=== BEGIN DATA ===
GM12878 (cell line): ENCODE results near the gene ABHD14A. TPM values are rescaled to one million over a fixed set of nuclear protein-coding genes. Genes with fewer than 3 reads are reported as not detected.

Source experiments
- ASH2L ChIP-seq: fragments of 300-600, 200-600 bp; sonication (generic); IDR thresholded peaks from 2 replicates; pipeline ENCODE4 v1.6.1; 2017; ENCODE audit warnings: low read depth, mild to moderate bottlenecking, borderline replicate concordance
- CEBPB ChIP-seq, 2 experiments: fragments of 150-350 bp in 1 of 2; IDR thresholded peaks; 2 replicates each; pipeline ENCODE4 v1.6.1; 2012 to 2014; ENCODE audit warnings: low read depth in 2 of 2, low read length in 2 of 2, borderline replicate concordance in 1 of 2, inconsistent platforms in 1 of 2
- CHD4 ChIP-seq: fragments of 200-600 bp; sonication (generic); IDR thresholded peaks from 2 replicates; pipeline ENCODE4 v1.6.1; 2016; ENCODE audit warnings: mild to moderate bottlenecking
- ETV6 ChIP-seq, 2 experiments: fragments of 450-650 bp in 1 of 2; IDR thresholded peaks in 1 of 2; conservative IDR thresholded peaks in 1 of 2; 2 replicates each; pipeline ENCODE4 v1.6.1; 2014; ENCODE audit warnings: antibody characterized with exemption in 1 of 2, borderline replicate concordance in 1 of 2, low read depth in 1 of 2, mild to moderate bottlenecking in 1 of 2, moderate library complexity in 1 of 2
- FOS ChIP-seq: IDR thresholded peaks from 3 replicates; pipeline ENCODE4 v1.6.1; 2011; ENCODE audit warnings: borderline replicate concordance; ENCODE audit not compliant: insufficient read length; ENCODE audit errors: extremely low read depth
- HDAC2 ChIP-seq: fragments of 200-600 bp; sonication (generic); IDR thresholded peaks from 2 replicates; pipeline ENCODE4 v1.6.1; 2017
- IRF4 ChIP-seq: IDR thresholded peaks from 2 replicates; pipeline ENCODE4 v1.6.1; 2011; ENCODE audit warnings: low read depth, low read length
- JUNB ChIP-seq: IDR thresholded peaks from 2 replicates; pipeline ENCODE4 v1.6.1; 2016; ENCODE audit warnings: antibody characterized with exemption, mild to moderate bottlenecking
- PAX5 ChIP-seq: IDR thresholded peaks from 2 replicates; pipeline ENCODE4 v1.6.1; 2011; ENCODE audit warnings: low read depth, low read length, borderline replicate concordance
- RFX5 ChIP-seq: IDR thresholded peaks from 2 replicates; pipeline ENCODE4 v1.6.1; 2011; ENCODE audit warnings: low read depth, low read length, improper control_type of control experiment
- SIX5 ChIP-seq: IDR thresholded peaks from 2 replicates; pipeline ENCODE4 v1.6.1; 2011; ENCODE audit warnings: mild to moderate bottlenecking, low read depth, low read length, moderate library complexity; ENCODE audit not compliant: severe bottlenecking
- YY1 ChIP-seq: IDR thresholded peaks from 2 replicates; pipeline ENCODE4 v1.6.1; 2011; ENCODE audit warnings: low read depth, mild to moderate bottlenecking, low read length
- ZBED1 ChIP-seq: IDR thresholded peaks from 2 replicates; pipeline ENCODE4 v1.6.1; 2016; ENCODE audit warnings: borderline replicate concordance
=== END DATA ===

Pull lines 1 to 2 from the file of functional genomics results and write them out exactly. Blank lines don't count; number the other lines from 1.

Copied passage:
GM12878 (cell line): ENCODE results near the gene ABHD14A. TPM values are rescaled to one million over a fixed set of nuclear protein-coding genes. Genes with fewer than 3 reads are reported as not detected.

Source experiments